Black Ships by Jo Graham
After I read Ursula K. Le Guin’s Lavinia last October, Fyrefly at Fyrefly’s Book Blog recommended I check out Black Ships, another book that retells The Aeneid from a minor female character’s perspective, to combat my complaints about Lavinia’s structure and pacing. While I’ve always been a fan of ancient Greece (although a greater fan of ancient Egypt), ancient Rome always struck me as a poor sequel as a kid, so I’ve not actually read The Aeneid, but I should really get around to it if I’m going to keep reading books like this. (Although I’ve never read The Wizard of Oz and that hasn’t stopped me one whit…)
Black Ships is the story of Gull, born to a Trojan slave brought to Greece as war prizes. When childhood accident leaves Gull with a twisted leg, her mother puts her in the care of Pythia, oracle and handmaiden to the Lady of the Dead. Gull finds comfort, peace, and agency there, eventually ascending to the role of Pythia herself—but upon her ascension, nine black ships she’s prophesied appear, bearing the Trojan prince Aeneas, determined to collect the remnants of his people and begin anew. Moved by her heritage and the goddess, Gull joins them, on a desperate quest to find light in an age that’s rapidly dying.
The entire time I read this, Lavinia was haunting my footsteps. Lavinia was enjoyable, if a bit of a disappointment, and Black Ships seemed primed to follow in its exact footsteps. In fact, I felt odd when Lavinia showed up towards the end in a way that totally negates the Lavinia of Lavinia (…LAVINIA!), as it meant the two couldn’t perfectly live as a pair in my brain. In any case, they’re still conjoined twins for me. They even both have compressed endings dealing with the family lives of its female protagonists! This isn’t a bad thing—if the publishing world was suddenly flooded with thoughtful and historically accurate fanfic about minor female characters in “classics” (y’all know how I feel about that word), I would be over the moon. Having a pair of books that look at the same book from different angles is the very joy of fanfiction and literary criticism.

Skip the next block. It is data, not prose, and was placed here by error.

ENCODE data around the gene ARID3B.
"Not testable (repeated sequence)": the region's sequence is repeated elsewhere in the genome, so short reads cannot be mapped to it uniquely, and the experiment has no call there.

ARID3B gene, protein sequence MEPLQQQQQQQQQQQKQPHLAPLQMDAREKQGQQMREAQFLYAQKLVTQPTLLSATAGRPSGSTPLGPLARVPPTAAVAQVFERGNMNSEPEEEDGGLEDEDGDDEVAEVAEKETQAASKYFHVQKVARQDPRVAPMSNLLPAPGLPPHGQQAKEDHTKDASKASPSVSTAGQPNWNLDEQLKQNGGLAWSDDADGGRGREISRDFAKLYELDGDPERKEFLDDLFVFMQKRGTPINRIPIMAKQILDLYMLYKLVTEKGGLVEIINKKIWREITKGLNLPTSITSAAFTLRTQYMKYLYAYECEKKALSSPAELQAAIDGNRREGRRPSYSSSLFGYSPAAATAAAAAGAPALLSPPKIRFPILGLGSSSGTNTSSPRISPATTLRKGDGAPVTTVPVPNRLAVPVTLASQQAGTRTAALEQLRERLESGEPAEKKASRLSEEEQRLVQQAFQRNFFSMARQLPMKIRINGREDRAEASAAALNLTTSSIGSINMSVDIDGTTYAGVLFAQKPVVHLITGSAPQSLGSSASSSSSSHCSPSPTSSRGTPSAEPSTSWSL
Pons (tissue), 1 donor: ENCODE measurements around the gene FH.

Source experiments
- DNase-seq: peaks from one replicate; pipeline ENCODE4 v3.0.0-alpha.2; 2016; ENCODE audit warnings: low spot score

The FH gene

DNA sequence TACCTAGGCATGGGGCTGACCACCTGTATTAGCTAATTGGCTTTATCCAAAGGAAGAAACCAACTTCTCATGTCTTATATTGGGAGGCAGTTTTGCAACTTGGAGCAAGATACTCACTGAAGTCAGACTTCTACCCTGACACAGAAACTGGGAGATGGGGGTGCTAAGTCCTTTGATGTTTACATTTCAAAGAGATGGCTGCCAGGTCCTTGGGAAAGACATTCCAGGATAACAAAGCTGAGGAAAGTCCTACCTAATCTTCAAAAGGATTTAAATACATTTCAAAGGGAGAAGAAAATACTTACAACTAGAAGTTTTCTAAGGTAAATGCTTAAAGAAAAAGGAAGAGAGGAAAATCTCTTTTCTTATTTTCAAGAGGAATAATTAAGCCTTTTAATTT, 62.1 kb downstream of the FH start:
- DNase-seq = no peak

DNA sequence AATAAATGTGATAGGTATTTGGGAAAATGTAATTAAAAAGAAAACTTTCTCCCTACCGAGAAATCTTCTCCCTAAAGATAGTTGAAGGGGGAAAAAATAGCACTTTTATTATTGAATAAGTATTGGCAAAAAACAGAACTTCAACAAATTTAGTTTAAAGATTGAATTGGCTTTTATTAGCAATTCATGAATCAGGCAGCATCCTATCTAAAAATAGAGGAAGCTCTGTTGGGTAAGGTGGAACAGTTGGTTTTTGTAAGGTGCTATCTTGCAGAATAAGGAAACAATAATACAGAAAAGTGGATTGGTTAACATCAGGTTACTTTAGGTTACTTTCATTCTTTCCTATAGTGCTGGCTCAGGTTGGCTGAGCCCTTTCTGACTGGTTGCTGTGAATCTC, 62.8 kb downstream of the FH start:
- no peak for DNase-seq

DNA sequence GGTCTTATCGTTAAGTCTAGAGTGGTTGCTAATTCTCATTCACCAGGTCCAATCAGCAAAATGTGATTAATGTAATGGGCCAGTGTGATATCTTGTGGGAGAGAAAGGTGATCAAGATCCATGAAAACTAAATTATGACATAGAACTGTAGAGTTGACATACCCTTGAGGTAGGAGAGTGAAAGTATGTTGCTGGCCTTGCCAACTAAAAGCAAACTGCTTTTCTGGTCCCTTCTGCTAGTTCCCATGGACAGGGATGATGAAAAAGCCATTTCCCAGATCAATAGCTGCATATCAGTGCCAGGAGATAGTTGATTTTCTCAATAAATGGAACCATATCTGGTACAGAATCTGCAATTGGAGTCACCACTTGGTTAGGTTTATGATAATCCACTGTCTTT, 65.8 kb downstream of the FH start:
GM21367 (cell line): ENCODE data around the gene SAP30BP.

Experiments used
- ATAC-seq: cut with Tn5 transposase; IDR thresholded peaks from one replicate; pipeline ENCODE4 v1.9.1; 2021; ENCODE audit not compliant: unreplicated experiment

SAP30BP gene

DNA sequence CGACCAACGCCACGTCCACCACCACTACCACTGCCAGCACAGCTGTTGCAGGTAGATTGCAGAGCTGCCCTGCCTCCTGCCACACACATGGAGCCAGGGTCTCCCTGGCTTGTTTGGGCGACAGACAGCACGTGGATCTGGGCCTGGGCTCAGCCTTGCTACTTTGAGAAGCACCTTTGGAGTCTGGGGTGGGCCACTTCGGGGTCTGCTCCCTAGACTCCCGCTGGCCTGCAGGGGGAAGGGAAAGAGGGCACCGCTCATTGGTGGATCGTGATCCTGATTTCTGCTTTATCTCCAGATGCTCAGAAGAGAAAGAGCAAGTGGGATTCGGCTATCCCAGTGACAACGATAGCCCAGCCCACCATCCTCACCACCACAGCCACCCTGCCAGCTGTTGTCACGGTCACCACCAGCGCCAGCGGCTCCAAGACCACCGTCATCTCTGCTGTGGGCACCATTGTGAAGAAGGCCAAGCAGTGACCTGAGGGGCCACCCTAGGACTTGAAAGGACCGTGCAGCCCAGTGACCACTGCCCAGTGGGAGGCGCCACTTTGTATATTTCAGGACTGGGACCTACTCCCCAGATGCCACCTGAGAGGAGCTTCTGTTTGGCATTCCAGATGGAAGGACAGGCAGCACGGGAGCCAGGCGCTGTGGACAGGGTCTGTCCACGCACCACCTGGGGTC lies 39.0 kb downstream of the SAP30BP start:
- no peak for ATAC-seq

Ultimately, though, I do like Black Ships better, although it didn’t blow me away. Gull’s identity as a priestess and oracle is something I found utterly fascinating, especially when Pythia the Elder passes away and passes her title on. Gull is a priestess, even if she breaks her vows (hmm, I’m suddenly flashing to Joscelin from Kushiel’s Dart, a book Graham cites as a favorite in the extras at the back of the book) in service of the greater good. As a child, she understands that being a priestess of death is to be apart from the world, but her journey in this novel is discovering that life and death are intrinsically linked. (My favorite side character, Hry, an Egyptian priest and scholar, corrects Gull when she thinks of things as opposites; instead, they are actually inverses.) And her life is rough. She’s a woman apart trying to reconnect with a culture she only knew from her mother and the other slaves, as well as trying to seek out the hand of the goddess to help her people. One of her subplots could have easily gone the route of “she just needs a good man!”, but it’s clear that Xandros, a sailor whom she falls for, clearly loves Aeneas more than he does her. (There’s some awkwardness with the pronouns of what appears to be a transwoman priestess he’s briefly involved with, but I’m glad that this angle was at least explored.)
I do feel like I wasn’t as invested at the beginning, but I’m pretty sure that’s a symptom of reading the first one hundred pages in fits and spurts over the beginning of midterms. And, at the end, it falls prey to the same thing as Lavinia; the bulk of the novel is timely, but the ending is compressed and a bit jerky. One of the things that Graham does very well here is depicting an almost dystopian world on the cusp of the Dark Ages, but I thought the ending, which made sure to show everyone’s children, undercut the bittersweet nature of Latinum as a light against the coming darkness. However, I did love Graham’s brief foray into Egypt, which captured a lot about what I love about ancient Egypt and showed me some new sides to that. Luckily, her next novel, Hand of Isis, seems to be mostly set in Egypt…
Bottom line: Black Ships is an enjoyable and thoughtful rewriting of The Aeneid from the perspective of a Trojan priestess, although the ending is a bit compressed and jerky. Very nice.
I rented this book from the public library.